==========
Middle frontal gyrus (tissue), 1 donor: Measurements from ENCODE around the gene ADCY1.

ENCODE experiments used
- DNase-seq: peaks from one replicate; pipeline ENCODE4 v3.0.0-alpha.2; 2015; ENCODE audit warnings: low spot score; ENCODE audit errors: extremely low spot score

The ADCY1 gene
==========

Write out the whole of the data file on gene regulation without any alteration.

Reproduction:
Middle frontal gyrus (tissue), 1 donor: Measurements from ENCODE around the gene ADCY1.

ENCODE experiments used
- DNase-seq: peaks from one replicate; pipeline ENCODE4 v3.0.0-alpha.2; 2015; ENCODE audit warnings: low spot score; ENCODE audit errors: extremely low spot score

The ADCY1 gene